The number of crypto companies in Estonia has drastically dropped due to changes in regulatory laws. Recently, the country’s money laundering regulator, the Estonian Financial Intelligence Unit (FIU) released, introduced stringent regulatory checks that led to the voluntary shutdown of several crypto firms.
The regulator also withdrew some licenses from VASPs. The outcome of such a move is yet unknown, but it’ll filter out the crypto businesses from the country.
Estonia Implemented New Crypto Regulatory Rules
The FIU released a statement regarding the impact of amendments on some regulatory laws in March 2023. The amendment cut across Anti-Money Laundering (AML) and Terrorist Financing Prevention laws.
According to the statement, about 200 local crypto service providers have shut down voluntarily since March 15. Also, implementing the laws led to the revocation of the operational licenses of almost 200 firms.
Notably, the Estonian government toughened the expected compliance scope of virtual assets service providers (VASPs) through the laws. The expanded rules include increased licensing fees and capital and information reporting requirements. The crypto firms were expected to maintain huge capital reserves and legitimate links to Estonia.
Also, the amendment introduced the Financial Action Task Force Travel Rule and the FIU is responsible for implementing the laws.
Estonia is one of the countries in the world with a fierce focus on creating a stable and strong crypto regulatory regime. Its quest to maintain and enact effective AML rules has existed for several years.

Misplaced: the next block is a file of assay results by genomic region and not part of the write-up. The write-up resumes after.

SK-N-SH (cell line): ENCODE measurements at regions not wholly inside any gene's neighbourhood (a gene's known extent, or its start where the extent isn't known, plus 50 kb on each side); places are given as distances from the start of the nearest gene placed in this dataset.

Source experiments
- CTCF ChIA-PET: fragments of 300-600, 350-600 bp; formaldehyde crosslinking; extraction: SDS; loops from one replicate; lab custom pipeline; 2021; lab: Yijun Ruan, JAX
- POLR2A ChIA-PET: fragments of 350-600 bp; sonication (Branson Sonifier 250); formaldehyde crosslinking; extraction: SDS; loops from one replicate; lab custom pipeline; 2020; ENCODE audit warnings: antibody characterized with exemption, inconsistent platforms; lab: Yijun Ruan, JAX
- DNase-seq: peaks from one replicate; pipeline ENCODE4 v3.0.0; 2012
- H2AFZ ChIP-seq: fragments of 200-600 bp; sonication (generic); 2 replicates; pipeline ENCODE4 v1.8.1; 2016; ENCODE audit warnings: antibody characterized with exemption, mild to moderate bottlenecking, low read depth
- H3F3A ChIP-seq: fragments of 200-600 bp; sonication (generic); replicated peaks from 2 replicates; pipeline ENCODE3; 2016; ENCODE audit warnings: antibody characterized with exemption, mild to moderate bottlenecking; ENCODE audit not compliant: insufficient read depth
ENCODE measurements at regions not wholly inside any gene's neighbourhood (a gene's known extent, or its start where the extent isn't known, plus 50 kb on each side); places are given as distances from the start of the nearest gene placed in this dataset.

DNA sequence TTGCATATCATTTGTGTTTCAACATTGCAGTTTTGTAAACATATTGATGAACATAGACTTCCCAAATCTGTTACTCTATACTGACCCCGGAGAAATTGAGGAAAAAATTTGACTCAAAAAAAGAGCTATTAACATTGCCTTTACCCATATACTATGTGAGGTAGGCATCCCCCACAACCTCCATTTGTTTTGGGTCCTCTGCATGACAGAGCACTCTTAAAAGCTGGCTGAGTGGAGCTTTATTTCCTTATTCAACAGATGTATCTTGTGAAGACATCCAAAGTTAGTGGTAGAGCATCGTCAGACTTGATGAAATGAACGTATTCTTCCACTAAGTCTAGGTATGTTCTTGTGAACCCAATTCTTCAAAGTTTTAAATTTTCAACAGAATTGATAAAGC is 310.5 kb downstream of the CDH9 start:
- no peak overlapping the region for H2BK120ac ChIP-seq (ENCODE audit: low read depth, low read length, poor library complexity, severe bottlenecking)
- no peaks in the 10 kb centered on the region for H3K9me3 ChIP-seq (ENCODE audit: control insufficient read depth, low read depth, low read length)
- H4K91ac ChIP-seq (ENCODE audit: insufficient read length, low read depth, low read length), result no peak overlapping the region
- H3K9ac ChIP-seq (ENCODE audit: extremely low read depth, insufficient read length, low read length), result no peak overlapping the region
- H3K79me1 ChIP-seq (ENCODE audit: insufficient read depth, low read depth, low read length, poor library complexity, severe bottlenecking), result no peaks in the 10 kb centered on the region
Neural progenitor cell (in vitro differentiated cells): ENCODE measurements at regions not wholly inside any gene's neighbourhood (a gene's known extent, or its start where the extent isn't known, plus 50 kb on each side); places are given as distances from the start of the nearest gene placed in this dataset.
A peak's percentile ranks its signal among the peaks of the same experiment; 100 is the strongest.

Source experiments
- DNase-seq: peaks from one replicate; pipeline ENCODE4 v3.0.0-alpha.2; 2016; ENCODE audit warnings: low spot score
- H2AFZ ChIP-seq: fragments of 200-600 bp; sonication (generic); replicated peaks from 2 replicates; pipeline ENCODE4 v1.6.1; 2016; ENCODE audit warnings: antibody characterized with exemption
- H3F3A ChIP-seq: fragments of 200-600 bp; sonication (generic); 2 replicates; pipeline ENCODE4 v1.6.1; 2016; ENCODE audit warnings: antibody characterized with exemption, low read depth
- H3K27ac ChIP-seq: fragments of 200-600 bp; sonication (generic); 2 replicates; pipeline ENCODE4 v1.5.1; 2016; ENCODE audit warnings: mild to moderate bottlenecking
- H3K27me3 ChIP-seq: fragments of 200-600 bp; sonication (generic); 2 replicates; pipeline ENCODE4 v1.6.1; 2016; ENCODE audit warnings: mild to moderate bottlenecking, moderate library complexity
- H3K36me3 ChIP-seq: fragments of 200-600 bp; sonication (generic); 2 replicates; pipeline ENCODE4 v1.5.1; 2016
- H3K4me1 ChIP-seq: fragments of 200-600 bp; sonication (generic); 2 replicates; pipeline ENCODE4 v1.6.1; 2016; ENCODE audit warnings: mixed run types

The zeal intensified after the country discovered about $235 billion worth of capital laundered in 2018. The illegal deal involved Danske Bank, the Estonian branch of Denmark megabank.
Why The Estonian Regulator Revoked VASPs Licenses
In the latest statement, FIU Director Matis Maeker stated that they stumbled on shocking situations while renewing authorizations of some crypto companies. He noted that some of the suspicious situations suggest connections to illegal activities by some firms.
The majority of them have issues with misleading information about the company. Some executives in management boards lack the right knowledge, while some have falsified credentials. Also, some firms registered people as board members without the individuals being aware of such positions.
The regulator also saw several identical documentation among the companies. This means they copy and paste the same business plans from one another, or they use the same legal and professional service entities.
According to the director, these proofs came from the applications submitted by some VASPs that lost their licenses. Meanwhile, data from FIU disclosed that as of May 1, just about 100 active crypto companies are registered in Estonia.
Featured image from Wikipedia and chart from Tradingview.com